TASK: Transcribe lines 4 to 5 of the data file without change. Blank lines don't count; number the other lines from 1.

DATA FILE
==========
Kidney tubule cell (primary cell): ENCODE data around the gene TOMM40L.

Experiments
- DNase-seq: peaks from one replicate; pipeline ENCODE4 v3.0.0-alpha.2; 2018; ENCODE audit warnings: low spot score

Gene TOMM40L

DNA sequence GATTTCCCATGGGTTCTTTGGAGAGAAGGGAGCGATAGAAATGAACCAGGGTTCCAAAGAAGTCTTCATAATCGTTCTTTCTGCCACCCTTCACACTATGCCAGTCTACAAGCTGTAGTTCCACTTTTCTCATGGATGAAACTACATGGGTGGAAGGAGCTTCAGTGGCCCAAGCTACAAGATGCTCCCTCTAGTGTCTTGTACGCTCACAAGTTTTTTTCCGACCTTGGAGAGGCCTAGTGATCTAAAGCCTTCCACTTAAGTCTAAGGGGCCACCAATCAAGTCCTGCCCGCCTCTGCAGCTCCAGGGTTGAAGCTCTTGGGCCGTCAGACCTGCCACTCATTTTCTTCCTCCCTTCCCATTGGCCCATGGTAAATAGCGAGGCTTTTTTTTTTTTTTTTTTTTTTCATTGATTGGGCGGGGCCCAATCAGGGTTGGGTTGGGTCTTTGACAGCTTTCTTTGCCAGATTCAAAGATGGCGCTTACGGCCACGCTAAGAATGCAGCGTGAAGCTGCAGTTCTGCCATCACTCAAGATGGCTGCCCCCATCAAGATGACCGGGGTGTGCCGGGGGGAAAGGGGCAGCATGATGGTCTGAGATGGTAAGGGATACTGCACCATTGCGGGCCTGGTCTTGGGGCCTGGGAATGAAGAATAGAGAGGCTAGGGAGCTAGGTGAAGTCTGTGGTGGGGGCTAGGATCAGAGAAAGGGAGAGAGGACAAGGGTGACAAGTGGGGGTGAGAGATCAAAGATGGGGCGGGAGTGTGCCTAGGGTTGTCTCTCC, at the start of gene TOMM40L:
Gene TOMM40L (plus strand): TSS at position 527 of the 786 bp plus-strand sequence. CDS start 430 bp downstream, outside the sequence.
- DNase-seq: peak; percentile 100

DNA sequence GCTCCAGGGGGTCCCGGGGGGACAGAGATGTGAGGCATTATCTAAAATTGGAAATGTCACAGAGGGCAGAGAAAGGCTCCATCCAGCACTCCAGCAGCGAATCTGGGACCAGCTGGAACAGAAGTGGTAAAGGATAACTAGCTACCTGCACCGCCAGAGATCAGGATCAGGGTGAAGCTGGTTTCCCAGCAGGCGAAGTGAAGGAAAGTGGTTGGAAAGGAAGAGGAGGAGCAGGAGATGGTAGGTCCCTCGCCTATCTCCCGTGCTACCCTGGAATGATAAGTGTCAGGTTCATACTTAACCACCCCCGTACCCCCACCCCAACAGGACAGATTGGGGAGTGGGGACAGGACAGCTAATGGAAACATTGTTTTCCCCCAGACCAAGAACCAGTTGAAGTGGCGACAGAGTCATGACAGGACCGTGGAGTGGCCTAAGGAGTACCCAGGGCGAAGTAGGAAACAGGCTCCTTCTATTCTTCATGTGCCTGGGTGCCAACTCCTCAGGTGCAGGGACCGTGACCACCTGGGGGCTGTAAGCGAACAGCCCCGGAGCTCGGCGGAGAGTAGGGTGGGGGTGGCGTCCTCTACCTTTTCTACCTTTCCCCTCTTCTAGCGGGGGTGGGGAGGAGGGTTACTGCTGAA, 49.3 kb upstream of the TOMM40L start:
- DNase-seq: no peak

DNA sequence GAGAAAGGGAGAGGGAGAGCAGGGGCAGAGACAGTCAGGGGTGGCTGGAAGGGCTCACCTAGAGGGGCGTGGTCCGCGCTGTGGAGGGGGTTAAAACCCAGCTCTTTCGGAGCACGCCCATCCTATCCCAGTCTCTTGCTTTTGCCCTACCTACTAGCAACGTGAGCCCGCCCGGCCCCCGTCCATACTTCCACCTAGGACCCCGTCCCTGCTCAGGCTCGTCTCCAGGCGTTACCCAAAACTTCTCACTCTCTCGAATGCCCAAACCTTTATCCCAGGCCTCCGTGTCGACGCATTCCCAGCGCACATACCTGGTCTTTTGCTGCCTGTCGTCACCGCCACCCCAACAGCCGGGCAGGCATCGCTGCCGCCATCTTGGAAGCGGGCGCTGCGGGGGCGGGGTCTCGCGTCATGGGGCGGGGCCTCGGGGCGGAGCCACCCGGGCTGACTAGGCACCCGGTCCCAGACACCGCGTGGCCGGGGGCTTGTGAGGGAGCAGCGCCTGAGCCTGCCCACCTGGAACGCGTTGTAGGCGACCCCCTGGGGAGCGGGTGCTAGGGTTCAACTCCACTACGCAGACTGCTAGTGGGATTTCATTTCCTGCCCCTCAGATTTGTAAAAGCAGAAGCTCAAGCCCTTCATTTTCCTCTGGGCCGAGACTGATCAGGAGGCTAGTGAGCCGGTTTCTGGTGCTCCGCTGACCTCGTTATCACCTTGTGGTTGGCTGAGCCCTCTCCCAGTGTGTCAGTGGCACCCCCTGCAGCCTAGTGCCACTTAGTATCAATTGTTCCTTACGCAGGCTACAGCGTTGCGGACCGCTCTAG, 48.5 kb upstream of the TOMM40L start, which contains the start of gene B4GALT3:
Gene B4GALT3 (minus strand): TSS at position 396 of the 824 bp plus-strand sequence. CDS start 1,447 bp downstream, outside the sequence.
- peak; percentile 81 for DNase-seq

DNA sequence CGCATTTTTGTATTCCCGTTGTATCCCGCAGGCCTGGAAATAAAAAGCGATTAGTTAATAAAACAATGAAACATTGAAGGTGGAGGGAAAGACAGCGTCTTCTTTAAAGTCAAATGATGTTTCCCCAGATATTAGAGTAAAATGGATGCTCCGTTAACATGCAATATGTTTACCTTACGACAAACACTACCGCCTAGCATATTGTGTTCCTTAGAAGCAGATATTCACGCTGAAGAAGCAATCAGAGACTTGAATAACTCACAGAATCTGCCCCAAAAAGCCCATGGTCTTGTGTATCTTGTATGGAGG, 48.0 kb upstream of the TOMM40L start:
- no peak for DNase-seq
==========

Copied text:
Gene TOMM40L

DNA sequence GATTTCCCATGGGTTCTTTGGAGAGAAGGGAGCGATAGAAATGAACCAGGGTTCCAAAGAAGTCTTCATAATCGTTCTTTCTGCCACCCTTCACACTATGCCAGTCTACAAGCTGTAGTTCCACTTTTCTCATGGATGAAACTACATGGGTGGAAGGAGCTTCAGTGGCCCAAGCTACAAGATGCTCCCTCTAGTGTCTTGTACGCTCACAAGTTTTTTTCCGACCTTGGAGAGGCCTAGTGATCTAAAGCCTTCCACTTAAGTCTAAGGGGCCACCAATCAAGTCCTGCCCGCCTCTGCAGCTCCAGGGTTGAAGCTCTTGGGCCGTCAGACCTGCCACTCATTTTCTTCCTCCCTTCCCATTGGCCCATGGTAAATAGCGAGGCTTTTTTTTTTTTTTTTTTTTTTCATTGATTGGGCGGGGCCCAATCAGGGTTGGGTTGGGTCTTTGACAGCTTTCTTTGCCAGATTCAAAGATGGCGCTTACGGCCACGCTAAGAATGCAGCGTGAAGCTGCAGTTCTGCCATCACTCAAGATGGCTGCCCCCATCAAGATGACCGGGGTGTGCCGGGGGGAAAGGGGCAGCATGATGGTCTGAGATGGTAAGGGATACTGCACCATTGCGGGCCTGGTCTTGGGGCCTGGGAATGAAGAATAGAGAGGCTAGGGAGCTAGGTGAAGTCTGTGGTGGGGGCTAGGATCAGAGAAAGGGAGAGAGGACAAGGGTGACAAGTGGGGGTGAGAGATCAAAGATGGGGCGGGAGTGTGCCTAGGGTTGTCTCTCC, at the start of gene TOMM40L: